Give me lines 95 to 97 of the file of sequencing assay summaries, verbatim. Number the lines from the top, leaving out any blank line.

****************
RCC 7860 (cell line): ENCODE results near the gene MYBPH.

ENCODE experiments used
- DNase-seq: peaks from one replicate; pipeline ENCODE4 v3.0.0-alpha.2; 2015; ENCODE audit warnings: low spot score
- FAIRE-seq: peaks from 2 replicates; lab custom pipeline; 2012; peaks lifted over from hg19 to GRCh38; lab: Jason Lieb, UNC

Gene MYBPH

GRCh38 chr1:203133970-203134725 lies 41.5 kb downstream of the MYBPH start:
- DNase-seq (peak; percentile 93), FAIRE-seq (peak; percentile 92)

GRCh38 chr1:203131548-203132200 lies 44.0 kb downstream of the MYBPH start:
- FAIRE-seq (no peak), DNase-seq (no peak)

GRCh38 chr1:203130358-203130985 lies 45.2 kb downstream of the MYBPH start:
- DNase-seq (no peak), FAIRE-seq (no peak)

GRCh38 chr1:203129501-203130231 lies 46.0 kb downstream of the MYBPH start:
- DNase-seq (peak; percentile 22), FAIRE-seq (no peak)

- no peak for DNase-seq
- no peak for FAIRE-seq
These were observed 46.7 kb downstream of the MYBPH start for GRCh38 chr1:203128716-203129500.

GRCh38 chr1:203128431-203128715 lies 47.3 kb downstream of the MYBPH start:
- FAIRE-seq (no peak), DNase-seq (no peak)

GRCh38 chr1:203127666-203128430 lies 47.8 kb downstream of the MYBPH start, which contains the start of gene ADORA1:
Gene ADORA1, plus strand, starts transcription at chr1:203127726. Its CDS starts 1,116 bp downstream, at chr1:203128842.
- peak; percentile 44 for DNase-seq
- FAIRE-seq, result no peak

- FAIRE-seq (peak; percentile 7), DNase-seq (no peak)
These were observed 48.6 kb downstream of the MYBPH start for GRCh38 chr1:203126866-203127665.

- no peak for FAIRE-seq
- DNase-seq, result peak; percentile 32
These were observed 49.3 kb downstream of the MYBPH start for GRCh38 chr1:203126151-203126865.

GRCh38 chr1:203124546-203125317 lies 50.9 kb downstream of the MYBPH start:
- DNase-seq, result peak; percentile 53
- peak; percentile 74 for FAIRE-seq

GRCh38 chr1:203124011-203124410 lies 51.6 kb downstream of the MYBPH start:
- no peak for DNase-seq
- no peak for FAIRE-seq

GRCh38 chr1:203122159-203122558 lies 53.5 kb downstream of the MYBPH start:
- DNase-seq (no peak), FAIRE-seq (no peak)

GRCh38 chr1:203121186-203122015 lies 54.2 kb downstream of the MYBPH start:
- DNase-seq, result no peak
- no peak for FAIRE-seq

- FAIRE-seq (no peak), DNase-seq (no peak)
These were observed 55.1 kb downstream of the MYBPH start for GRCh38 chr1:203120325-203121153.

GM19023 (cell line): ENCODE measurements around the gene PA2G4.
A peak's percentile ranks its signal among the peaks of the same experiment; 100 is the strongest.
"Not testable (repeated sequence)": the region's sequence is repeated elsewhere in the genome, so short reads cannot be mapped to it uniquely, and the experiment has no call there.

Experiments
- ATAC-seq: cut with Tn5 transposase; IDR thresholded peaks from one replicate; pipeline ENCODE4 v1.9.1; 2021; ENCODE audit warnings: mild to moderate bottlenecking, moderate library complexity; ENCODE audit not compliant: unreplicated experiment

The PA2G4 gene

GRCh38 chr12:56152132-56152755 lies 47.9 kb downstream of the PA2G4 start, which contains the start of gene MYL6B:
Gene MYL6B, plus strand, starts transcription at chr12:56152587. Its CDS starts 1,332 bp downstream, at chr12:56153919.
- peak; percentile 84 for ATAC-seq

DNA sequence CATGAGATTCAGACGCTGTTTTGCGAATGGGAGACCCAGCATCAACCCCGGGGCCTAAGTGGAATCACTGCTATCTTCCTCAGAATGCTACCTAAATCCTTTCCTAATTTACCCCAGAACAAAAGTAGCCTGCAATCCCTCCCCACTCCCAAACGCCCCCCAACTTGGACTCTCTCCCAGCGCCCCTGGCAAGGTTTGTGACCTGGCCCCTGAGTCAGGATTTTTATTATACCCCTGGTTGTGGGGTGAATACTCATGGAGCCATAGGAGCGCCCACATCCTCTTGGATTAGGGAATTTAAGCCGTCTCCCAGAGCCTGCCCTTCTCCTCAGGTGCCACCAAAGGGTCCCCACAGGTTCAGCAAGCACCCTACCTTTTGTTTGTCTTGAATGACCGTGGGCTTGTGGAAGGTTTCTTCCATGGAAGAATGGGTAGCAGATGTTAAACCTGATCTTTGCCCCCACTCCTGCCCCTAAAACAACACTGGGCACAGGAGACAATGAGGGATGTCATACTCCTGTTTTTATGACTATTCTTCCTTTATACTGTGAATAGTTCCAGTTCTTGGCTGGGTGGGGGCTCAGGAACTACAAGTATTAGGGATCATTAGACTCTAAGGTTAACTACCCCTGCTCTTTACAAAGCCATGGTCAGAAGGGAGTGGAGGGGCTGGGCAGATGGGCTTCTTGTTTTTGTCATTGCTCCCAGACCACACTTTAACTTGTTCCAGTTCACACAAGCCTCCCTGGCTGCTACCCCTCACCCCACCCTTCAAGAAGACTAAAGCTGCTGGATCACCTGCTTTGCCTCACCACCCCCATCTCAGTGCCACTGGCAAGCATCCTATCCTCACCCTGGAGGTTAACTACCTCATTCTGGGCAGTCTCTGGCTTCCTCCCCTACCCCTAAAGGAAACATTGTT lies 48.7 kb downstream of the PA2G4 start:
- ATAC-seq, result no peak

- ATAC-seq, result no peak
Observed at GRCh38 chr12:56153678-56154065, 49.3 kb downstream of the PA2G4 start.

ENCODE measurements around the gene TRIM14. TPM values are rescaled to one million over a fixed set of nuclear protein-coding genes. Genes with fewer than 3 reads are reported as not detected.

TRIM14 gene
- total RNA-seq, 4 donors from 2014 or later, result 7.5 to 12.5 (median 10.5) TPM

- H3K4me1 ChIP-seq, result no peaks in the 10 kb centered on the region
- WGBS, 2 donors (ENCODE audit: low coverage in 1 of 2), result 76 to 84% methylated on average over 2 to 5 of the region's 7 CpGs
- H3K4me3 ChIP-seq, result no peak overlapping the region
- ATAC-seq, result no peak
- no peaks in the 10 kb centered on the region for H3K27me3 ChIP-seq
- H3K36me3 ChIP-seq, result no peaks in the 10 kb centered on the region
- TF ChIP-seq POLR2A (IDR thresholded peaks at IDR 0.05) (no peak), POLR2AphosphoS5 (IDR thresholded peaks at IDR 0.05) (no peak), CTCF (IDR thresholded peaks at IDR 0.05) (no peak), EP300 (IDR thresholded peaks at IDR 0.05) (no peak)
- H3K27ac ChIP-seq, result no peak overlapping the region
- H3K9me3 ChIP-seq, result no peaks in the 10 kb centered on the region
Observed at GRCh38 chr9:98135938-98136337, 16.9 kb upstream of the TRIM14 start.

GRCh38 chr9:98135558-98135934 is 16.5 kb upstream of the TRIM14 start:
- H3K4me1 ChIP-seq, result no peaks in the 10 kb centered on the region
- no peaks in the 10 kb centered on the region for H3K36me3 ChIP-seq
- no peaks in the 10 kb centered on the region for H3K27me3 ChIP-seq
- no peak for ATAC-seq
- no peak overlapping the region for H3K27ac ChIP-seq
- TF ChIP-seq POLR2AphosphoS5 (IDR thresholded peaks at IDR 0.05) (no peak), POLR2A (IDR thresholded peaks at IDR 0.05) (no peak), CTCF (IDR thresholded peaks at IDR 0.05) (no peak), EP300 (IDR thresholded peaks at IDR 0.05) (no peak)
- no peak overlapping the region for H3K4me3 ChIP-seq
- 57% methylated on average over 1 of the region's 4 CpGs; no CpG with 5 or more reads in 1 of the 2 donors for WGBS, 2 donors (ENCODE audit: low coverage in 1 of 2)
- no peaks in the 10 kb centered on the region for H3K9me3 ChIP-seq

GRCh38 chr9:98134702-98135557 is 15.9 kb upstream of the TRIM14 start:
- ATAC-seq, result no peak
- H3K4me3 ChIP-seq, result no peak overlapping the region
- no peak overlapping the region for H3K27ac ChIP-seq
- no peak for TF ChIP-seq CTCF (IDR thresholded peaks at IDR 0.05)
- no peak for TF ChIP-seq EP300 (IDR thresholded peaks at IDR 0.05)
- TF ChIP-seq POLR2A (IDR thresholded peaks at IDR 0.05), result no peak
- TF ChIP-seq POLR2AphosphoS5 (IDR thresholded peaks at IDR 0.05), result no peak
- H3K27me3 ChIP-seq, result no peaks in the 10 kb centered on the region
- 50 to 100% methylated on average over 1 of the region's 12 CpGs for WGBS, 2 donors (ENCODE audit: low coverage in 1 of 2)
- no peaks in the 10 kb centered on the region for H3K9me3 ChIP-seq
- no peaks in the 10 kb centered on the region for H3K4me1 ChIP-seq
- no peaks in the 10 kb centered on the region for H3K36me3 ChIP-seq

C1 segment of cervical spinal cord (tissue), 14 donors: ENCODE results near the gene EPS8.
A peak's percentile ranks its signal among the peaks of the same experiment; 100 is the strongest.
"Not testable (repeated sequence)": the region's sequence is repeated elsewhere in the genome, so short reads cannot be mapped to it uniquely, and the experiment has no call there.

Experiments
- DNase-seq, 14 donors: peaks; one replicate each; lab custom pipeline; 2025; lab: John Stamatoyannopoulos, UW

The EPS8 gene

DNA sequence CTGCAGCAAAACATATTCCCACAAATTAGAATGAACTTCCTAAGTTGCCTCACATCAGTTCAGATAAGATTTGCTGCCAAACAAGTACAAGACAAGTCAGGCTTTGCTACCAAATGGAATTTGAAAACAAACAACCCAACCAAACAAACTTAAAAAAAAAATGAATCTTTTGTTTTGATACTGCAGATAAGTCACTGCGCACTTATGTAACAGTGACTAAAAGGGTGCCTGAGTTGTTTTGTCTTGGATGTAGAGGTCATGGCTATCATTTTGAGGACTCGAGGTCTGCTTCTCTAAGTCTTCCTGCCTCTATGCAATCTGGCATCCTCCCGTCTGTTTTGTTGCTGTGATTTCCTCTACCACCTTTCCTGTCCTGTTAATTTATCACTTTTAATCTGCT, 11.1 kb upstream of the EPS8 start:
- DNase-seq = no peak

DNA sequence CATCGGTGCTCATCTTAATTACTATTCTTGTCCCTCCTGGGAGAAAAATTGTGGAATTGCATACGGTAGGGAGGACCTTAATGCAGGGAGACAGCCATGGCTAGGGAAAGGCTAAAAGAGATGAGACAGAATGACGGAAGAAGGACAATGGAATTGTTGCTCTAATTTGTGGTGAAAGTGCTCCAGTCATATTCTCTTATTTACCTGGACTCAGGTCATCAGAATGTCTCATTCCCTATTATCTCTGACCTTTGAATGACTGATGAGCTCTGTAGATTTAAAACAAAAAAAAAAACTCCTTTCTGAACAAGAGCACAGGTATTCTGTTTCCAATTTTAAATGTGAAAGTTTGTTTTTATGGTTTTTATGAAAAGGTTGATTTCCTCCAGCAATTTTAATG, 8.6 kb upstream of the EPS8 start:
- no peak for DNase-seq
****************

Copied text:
The EPS8 gene

DNA sequence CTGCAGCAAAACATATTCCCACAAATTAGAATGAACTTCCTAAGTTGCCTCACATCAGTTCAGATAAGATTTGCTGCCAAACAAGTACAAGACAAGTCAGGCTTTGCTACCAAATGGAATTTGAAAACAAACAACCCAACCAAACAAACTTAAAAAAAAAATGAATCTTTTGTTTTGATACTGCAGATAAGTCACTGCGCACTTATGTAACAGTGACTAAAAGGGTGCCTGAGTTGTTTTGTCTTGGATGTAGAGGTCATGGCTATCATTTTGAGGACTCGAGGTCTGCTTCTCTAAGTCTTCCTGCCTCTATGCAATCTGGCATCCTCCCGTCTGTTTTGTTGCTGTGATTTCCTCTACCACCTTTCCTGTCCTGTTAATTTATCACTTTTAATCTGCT, 11.1 kb upstream of the EPS8 start:
- DNase-seq = no peak